The NY Times continues to print reports from their reporters embedded with Ukraine combat units….
The reports point to a smarter fighting Russian military that IS ceding territory to the Ukraine forces that are grinding things out without a lot of Western modern combat equipment….
The picture is of combat more related to WWI than the 21st Century…..
The Russian economy IS taking a beatdown from the war spending and sanctions….
Drone wars continue…..
President Biden, who has dealt with the Ukraine from back when he was Obama’s Vice President has the task to selling the idea that despite the McCarthy/Gaetz fight?
America will come together and continue to supply aid to the Ukraine….
This has implication’s for other countries sending aid to the Ukraine and plays into Putin’s goal of using drafted conscripts to prolong the conflict with the hope that the West and America in particular will grow tired and force Ukraine President Zelensky to give up the fight and let Putin keep what he has stolen in broad daylight….
European leader’s now are pledging about $5 Billion in aid for the Ukraine…..
Biden hopes to get a stand alone aid bill approved when the dust dies down in the US House…He will probably have to accept some sort US/Mexican border policy change to get the Ukraine money…
Oh, Kevin McCarthy ain’t the Speaker anymore….We’ll see how Ukraine aid thing goes in US House going forward….
Biden is well aware that America has did NOT react to Putin’s inch by foot grab of pieces of the Ukraine which worries other East European countries in close proximity to Russia….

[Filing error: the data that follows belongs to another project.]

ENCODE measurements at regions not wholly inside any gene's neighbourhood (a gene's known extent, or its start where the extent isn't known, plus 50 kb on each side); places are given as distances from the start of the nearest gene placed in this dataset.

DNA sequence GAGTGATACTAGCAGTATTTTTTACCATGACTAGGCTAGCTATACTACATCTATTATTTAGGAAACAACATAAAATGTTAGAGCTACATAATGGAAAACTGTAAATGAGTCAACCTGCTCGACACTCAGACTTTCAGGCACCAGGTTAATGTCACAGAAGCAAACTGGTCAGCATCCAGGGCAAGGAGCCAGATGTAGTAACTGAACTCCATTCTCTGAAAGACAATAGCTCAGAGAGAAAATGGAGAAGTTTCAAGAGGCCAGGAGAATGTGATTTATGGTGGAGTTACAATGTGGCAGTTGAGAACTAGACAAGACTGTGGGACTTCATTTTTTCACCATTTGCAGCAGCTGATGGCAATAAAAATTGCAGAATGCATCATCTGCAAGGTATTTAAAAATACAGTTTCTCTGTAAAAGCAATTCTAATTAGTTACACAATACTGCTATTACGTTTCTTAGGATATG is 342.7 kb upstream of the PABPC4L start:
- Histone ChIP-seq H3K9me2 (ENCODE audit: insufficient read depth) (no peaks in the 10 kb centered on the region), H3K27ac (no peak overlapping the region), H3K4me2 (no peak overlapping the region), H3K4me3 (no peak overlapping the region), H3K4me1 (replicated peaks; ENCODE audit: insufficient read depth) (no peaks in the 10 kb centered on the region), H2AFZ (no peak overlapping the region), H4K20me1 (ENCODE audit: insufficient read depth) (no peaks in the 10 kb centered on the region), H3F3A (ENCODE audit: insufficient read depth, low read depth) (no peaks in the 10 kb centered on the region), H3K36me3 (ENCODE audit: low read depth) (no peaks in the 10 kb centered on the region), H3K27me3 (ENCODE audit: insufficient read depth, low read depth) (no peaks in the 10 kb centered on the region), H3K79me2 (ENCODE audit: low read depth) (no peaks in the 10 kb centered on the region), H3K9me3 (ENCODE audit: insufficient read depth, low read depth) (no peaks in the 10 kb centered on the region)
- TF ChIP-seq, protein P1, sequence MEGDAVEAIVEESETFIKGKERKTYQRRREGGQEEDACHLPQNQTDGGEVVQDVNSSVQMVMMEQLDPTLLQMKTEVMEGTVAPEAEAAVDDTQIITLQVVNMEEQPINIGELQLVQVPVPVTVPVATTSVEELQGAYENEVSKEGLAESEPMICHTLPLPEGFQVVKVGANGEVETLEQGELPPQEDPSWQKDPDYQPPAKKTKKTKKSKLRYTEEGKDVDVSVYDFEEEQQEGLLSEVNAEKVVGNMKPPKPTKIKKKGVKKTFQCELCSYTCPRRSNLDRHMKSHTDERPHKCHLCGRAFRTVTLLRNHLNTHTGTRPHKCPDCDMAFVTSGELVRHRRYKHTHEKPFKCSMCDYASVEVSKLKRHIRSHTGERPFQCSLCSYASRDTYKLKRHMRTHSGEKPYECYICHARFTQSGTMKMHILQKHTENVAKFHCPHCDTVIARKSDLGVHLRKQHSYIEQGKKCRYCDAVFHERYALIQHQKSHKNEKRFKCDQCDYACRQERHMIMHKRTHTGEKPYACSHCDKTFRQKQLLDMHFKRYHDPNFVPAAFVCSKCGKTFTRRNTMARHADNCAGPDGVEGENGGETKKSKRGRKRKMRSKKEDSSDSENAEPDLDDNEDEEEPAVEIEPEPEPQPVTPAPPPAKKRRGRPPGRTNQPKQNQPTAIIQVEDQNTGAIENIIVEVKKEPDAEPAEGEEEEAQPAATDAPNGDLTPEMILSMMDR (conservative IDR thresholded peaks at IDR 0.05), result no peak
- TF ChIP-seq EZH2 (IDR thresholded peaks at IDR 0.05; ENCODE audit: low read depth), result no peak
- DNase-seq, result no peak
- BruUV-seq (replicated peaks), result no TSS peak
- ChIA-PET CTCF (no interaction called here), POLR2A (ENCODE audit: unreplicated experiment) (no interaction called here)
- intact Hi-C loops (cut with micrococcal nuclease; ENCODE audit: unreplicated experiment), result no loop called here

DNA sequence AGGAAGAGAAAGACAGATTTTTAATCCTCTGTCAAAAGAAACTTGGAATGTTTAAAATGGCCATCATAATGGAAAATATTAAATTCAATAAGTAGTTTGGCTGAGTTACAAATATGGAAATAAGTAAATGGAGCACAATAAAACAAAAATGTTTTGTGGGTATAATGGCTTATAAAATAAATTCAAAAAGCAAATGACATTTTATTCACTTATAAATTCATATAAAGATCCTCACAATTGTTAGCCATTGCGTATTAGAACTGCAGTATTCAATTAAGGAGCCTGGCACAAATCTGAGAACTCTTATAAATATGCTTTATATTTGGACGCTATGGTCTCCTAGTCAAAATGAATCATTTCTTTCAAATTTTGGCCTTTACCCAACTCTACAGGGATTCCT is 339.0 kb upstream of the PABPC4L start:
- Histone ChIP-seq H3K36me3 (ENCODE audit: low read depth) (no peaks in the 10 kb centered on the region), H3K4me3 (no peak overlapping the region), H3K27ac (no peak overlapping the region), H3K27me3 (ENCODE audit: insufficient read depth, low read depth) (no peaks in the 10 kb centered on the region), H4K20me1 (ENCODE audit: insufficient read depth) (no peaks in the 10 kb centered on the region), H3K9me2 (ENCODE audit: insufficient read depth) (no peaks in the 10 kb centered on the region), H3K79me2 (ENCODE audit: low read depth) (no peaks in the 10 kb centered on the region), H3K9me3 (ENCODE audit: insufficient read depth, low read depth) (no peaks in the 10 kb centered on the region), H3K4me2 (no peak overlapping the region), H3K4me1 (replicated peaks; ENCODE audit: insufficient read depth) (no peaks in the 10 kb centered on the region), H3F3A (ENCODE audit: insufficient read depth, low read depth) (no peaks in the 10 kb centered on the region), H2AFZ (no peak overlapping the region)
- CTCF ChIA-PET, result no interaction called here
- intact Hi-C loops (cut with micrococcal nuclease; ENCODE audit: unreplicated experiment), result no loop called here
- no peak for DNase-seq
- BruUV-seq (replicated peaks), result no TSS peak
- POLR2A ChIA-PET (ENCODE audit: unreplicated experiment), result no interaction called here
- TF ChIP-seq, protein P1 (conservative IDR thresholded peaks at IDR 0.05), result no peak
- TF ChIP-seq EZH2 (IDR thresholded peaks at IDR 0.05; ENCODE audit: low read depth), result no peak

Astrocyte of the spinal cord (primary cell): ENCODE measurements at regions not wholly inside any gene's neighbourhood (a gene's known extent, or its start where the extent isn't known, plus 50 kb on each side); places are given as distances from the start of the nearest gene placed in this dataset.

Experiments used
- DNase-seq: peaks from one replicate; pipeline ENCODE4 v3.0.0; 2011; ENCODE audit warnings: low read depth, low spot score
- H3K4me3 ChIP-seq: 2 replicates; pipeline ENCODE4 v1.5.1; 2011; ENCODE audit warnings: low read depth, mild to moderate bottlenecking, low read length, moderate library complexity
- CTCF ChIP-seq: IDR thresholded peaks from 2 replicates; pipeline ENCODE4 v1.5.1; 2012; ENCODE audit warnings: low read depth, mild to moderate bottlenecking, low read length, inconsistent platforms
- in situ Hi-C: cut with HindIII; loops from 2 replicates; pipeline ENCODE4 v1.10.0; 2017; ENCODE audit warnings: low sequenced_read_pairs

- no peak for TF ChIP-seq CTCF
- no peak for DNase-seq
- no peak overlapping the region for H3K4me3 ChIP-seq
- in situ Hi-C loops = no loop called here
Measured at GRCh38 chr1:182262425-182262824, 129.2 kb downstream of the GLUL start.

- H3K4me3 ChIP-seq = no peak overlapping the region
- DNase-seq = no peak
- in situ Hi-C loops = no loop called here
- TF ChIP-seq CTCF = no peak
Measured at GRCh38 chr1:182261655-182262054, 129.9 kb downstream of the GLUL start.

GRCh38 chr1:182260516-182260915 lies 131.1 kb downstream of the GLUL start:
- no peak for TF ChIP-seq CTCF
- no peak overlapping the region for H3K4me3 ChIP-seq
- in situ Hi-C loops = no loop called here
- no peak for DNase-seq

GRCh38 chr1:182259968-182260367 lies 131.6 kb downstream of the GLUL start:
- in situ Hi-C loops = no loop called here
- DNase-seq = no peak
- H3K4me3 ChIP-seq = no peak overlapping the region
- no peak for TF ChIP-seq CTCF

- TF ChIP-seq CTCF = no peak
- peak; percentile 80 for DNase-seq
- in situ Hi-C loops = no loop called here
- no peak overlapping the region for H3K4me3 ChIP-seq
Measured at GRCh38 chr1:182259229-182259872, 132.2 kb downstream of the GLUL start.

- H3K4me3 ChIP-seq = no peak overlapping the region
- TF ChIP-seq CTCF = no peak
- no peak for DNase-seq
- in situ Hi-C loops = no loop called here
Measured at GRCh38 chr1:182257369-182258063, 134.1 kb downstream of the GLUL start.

Russia says it doesn’t need to draft tens of thousand’s more men?
Ukraine President is still begging for a EU with Ukraine in it….This WILL be a sore point with getting a end game settlement with Putin, who district’s the West and is STRONGLY against the Ukraine joining the EU and NATO which would effectively lock Russia out of regaining more Ukraine territory in the future….
Ukraine and Poland aren’t happy with each other over Ukraine grain driving down Polish grain prices….
The goal is to prevent Ukrainian troops from actually securing a position and using it as a base for further advances. That is what Ukraine was able to do successfully in the village of Robotyne in the south, its biggest breakthrough in recent weeks.
“The defender gives ground while inflicting as heavy casualties as they can on the attackers with a view to being able to set the attackers up for a decisive counterattack,” said Ben Barry, a senior fellow for land war studies at the International Institute for Strategic Studies, a British research group.
This tactic is just one of several factors that have impeded more rapid progress, according to Ukrainian officials and military experts. They also cite Moscow’s use of dense minefields, networks of trenches and tank barriers, and the reluctance of the country’s NATO allies to supply advanced fighter jets and longer-range weapons sooner in the war.
Perhaps the most formidable problem for Ukraine is Russia’s large stockpiles of artillery, which have been deployed throughout the conflict and not least to repel the counteroffensive that began in June….
Moscow appeared to have begun to deploy elite airborne units to its defense in the Zaporizhzhia region, according to Mr. Melnyk, suggesting that its supply of regular reserves could be running thin — a development that Mr. Melnyk said would be “encouraging news” for Ukraine.
Michael Kofman, a senior fellow at the Carnegie Endowment for International Peace, said that if Moscow’s forces begin to retreat more than a few hundred yards at a time, and Ukrainian troops, particularly mechanized units, are able to build up enough momentum to advance in significant numbers, it would be a sign that Russia’s defensive strategy was beginning to falter.
“One of the biggest things that remains in question is whether or not the Ukrainian military will be able to achieve a breakthrough,”….
“A lapse in support will make Putin believe he can wait us out, and that he can continue the conflict,” Biden said, according to Kirby. “A strong signal of support now and into the next year will make it clear to Putin that he’s wrong.”
Here’s the latest on the war and its impact across the globe.